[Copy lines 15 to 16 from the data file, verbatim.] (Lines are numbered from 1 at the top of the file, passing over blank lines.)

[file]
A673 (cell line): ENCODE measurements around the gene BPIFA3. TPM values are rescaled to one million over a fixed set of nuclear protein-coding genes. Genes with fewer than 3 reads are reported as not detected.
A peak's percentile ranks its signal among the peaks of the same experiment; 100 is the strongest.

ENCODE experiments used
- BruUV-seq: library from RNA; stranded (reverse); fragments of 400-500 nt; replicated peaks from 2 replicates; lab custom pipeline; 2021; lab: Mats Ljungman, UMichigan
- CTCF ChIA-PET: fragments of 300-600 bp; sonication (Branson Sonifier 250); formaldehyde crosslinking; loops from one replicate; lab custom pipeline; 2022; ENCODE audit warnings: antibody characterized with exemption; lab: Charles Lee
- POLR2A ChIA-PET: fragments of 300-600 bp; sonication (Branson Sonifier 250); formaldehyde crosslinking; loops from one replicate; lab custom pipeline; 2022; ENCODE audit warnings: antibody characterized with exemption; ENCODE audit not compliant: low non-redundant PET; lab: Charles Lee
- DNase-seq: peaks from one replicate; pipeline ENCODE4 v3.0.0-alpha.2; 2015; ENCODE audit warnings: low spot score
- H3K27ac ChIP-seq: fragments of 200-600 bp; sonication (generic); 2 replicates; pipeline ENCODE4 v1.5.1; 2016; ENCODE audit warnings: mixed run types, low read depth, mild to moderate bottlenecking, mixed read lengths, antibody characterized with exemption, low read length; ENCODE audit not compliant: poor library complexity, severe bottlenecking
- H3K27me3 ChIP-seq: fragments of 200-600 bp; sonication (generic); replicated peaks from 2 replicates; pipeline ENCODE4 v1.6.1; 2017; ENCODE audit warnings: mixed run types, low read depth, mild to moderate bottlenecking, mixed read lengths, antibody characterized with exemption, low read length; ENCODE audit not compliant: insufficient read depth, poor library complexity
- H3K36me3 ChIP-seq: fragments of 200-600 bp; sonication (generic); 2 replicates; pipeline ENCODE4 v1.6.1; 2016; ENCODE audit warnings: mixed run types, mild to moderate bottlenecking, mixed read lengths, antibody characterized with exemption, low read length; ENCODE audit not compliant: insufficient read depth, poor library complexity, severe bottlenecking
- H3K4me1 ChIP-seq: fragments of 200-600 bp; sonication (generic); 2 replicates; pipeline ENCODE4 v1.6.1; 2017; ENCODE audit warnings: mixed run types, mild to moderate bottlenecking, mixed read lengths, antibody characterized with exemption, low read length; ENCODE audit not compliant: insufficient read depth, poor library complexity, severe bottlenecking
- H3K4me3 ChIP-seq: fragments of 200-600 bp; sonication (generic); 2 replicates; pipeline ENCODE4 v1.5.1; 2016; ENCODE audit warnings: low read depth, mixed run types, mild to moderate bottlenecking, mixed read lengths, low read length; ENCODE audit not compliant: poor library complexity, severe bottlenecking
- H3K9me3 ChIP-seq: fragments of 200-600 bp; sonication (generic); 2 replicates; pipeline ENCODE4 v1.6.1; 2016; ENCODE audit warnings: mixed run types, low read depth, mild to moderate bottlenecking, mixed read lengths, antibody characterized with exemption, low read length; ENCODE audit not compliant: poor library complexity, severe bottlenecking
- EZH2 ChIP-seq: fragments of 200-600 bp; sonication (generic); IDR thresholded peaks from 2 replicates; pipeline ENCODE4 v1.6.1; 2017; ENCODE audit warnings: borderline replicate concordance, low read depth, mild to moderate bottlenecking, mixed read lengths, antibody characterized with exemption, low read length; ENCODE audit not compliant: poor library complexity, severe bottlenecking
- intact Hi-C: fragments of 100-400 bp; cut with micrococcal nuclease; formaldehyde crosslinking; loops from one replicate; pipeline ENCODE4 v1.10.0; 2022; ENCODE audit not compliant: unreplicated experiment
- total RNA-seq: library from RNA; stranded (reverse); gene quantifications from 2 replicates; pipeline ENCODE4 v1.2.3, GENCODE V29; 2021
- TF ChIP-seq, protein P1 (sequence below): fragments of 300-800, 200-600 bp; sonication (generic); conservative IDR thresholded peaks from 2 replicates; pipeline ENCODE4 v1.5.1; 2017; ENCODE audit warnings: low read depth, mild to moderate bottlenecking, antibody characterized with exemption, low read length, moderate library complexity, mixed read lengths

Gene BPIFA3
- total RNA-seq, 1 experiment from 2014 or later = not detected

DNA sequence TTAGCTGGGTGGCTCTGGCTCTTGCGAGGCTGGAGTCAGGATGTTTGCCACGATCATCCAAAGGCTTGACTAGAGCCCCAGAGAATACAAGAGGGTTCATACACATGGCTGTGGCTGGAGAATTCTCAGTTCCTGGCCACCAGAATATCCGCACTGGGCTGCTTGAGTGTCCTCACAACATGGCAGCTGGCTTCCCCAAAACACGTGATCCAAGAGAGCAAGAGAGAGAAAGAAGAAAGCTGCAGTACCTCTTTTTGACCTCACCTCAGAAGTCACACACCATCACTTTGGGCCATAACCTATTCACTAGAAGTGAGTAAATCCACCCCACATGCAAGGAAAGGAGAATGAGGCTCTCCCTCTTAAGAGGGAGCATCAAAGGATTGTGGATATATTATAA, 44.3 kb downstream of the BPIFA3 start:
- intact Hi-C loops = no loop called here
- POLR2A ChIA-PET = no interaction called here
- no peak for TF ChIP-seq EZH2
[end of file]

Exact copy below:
- intact Hi-C: fragments of 100-400 bp; cut with micrococcal nuclease; formaldehyde crosslinking; loops from one replicate; pipeline ENCODE4 v1.10.0; 2022; ENCODE audit not compliant: unreplicated experiment
- total RNA-seq: library from RNA; stranded (reverse); gene quantifications from 2 replicates; pipeline ENCODE4 v1.2.3, GENCODE V29; 2021